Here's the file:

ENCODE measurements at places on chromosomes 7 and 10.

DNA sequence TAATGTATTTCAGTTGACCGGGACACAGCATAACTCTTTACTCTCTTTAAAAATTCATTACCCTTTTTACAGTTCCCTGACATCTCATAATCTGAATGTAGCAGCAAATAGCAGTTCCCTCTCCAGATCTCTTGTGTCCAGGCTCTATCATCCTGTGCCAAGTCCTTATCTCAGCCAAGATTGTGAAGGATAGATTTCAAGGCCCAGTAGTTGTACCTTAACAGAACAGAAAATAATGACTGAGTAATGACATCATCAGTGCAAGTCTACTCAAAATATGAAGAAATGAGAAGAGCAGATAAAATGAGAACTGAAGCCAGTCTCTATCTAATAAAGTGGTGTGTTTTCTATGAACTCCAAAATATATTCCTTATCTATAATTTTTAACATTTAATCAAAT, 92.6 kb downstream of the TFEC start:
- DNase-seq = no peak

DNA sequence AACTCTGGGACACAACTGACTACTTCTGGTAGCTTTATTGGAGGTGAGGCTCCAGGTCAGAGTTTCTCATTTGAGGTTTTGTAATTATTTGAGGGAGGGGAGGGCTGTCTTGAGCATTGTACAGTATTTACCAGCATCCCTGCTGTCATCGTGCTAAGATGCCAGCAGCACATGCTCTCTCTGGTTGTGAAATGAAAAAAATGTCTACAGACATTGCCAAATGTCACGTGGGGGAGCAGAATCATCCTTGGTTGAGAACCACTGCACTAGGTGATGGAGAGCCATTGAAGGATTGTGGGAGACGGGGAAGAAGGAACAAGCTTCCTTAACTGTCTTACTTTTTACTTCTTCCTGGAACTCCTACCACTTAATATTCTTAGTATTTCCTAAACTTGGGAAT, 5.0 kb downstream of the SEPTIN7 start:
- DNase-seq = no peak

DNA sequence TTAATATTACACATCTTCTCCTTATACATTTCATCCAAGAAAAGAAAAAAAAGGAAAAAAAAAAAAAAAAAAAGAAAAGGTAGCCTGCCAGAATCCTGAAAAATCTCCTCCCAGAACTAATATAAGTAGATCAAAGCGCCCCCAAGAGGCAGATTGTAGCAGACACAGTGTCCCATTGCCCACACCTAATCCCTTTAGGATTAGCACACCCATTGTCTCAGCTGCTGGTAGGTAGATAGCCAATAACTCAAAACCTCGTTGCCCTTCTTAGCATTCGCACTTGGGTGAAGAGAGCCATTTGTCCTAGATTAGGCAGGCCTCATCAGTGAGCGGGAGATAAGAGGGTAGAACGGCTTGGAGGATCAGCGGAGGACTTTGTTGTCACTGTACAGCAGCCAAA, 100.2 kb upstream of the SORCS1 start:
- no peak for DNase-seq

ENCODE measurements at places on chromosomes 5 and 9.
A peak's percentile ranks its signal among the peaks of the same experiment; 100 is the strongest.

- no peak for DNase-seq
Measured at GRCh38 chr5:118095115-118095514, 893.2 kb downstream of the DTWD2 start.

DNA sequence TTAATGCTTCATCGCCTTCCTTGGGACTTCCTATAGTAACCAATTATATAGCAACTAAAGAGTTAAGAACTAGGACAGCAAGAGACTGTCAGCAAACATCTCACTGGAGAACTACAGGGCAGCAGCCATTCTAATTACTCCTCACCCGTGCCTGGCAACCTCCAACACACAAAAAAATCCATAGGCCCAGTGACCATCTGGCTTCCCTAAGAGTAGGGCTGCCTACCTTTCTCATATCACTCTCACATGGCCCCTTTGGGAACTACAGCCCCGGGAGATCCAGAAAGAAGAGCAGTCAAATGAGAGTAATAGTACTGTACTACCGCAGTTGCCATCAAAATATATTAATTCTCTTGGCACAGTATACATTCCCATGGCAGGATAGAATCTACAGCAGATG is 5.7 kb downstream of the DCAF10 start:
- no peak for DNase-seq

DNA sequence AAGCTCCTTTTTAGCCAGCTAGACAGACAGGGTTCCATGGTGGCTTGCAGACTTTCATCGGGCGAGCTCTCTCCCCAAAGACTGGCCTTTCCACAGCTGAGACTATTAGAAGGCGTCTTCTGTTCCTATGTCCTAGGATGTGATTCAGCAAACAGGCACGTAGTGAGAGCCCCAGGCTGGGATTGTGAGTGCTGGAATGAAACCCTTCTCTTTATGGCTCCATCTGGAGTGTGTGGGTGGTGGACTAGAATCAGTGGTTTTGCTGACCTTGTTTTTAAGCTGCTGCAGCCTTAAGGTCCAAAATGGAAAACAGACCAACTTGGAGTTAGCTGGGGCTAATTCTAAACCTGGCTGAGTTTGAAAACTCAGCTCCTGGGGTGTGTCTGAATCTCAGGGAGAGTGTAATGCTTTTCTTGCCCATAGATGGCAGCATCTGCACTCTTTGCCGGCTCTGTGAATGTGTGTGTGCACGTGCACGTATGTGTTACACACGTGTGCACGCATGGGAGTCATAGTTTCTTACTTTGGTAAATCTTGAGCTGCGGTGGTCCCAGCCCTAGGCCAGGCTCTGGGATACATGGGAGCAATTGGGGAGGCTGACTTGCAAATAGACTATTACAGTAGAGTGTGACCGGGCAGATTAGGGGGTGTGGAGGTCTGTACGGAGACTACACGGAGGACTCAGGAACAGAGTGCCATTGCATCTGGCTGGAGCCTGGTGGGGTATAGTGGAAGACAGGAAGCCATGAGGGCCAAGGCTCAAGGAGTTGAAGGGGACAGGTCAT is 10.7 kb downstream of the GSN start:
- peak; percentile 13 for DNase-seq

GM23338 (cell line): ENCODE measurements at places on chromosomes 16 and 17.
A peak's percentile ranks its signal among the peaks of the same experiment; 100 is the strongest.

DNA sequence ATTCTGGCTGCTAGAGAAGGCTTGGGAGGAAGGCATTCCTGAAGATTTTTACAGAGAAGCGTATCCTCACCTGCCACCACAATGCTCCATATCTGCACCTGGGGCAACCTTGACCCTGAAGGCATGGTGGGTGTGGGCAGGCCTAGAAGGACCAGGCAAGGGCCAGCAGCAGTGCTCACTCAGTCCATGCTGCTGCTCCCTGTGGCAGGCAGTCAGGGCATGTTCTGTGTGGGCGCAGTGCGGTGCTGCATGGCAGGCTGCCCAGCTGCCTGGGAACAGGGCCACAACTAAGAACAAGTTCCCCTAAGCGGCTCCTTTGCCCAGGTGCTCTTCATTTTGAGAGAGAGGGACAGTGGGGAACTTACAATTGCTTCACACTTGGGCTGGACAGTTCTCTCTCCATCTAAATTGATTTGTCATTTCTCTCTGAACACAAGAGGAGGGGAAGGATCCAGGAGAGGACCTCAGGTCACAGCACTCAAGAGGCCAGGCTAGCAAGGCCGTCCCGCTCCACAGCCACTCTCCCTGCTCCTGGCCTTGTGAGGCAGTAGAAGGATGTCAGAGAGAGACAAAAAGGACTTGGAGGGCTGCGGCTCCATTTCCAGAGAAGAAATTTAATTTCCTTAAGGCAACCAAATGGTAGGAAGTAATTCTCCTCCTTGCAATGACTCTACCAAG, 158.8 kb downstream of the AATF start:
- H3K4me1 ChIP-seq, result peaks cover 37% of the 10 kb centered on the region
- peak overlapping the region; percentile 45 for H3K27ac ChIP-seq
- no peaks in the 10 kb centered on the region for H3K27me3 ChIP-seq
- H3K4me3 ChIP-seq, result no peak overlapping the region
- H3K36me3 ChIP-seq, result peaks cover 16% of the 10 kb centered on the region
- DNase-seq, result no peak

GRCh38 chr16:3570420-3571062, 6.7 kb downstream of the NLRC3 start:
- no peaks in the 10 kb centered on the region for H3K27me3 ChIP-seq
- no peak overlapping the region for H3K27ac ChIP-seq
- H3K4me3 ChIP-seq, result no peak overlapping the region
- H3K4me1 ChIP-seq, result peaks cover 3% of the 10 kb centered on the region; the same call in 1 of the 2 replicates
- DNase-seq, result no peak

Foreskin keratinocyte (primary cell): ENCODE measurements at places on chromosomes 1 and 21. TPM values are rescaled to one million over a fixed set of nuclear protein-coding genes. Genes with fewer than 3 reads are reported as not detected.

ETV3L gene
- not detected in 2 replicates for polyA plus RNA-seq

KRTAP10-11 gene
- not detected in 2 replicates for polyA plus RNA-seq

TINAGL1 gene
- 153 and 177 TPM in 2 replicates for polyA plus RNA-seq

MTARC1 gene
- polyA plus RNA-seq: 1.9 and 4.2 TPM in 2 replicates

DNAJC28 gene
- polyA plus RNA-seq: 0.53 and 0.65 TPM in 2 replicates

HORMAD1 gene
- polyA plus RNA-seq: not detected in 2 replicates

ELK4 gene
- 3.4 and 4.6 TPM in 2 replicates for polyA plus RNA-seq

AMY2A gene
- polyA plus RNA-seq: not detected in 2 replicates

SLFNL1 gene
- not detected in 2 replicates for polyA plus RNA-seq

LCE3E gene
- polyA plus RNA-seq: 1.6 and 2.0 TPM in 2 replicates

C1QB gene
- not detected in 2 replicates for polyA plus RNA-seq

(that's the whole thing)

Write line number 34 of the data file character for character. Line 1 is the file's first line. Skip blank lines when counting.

KRTAP10-11 gene